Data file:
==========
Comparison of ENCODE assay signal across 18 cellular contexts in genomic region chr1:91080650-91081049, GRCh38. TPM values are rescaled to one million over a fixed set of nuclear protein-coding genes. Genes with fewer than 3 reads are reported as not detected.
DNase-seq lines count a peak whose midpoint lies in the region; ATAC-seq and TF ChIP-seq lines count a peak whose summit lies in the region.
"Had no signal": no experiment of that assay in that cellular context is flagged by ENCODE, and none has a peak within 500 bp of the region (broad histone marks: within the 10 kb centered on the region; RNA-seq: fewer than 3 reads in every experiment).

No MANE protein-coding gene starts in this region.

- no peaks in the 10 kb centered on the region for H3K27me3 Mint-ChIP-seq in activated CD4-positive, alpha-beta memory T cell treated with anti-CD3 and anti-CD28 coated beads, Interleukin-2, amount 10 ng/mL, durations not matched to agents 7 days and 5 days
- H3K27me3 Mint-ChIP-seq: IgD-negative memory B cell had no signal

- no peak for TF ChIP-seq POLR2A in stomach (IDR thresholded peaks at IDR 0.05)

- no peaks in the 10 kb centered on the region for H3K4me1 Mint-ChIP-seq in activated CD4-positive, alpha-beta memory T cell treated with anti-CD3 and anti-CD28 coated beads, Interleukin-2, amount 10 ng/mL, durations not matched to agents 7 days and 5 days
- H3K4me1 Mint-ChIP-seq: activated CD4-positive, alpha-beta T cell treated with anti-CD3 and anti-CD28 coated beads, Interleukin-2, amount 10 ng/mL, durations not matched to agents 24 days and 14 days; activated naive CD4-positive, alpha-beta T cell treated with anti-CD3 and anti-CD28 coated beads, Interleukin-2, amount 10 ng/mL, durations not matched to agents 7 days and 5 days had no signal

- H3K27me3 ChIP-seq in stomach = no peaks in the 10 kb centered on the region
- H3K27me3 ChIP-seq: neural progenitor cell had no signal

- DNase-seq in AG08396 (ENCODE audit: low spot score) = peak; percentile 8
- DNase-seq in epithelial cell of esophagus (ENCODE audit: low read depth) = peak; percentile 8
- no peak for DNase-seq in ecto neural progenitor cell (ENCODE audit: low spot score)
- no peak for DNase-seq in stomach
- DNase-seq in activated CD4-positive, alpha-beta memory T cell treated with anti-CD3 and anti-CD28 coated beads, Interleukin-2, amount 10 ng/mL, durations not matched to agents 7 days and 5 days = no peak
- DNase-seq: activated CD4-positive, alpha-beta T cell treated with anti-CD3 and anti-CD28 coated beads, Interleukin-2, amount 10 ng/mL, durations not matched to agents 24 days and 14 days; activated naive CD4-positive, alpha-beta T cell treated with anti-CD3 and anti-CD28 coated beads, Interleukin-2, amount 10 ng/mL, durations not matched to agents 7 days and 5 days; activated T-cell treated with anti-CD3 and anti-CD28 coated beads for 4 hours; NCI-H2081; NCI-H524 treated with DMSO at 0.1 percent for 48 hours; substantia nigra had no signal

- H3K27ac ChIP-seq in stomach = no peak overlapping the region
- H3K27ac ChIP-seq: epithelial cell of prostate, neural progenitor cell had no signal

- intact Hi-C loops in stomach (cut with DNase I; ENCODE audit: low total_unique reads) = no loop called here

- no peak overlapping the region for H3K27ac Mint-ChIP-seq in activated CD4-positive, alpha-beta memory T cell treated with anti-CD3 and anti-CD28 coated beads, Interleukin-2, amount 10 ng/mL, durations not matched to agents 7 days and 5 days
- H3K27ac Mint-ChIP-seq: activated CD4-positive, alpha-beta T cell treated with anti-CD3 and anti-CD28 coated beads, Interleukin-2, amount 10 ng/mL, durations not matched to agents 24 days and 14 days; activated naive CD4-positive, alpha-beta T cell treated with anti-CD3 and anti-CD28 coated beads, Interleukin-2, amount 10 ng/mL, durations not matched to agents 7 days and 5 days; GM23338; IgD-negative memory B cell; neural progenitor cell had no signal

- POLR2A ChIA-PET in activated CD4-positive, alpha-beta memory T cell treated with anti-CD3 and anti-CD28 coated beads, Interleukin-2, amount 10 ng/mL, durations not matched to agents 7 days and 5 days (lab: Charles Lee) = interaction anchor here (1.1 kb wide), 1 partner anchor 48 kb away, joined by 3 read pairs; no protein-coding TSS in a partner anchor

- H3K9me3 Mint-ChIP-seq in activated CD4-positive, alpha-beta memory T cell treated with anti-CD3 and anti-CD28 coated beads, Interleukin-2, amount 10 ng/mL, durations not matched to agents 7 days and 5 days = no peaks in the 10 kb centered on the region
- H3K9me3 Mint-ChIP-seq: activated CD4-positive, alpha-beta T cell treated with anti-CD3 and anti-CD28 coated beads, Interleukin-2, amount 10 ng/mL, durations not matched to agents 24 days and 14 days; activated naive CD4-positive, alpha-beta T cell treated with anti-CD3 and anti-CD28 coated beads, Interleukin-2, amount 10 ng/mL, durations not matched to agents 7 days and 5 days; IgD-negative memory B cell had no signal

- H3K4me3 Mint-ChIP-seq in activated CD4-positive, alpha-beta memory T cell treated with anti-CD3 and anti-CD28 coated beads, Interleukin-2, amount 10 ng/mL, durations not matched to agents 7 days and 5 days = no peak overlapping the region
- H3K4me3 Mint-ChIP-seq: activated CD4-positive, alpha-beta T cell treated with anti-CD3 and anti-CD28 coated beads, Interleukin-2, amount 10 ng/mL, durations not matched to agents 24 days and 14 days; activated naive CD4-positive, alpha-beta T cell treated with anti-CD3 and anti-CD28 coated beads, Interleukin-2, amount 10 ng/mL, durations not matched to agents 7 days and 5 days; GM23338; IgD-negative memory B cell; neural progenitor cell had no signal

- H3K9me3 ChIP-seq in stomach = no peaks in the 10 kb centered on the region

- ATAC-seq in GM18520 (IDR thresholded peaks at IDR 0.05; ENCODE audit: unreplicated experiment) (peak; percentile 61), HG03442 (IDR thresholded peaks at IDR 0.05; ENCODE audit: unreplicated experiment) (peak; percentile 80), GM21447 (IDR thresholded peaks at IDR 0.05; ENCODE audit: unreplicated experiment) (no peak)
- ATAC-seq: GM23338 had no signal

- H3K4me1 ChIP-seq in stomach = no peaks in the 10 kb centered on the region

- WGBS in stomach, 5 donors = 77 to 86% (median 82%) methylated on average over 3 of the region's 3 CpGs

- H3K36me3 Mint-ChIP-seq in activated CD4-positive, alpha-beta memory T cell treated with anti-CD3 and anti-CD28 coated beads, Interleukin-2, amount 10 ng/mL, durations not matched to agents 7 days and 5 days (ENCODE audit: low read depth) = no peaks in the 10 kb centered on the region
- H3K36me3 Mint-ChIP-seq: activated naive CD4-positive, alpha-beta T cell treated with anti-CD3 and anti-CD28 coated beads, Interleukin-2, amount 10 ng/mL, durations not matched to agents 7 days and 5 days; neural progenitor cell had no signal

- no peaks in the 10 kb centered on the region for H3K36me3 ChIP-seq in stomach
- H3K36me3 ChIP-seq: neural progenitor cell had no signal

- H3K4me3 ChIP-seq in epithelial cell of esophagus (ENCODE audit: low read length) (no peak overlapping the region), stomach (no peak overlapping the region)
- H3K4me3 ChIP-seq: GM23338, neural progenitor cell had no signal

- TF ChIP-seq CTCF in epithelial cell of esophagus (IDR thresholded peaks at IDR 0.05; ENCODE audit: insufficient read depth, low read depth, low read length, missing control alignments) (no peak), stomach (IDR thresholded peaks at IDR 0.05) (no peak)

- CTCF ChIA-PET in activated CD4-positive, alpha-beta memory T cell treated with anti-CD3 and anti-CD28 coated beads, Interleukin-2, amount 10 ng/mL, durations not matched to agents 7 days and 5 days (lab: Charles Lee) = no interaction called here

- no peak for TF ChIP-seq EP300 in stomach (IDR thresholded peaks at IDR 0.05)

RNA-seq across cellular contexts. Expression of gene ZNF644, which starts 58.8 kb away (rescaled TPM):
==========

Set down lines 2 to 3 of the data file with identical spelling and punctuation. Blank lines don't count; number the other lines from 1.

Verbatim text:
DNase-seq lines count a peak whose midpoint lies in the region; ATAC-seq and TF ChIP-seq lines count a peak whose summit lies in the region.
"Had no signal": no experiment of that assay in that cellular context is flagged by ENCODE, and none has a peak within 500 bp of the region (broad histone marks: within the 10 kb centered on the region; RNA-seq: fewer than 3 reads in every experiment).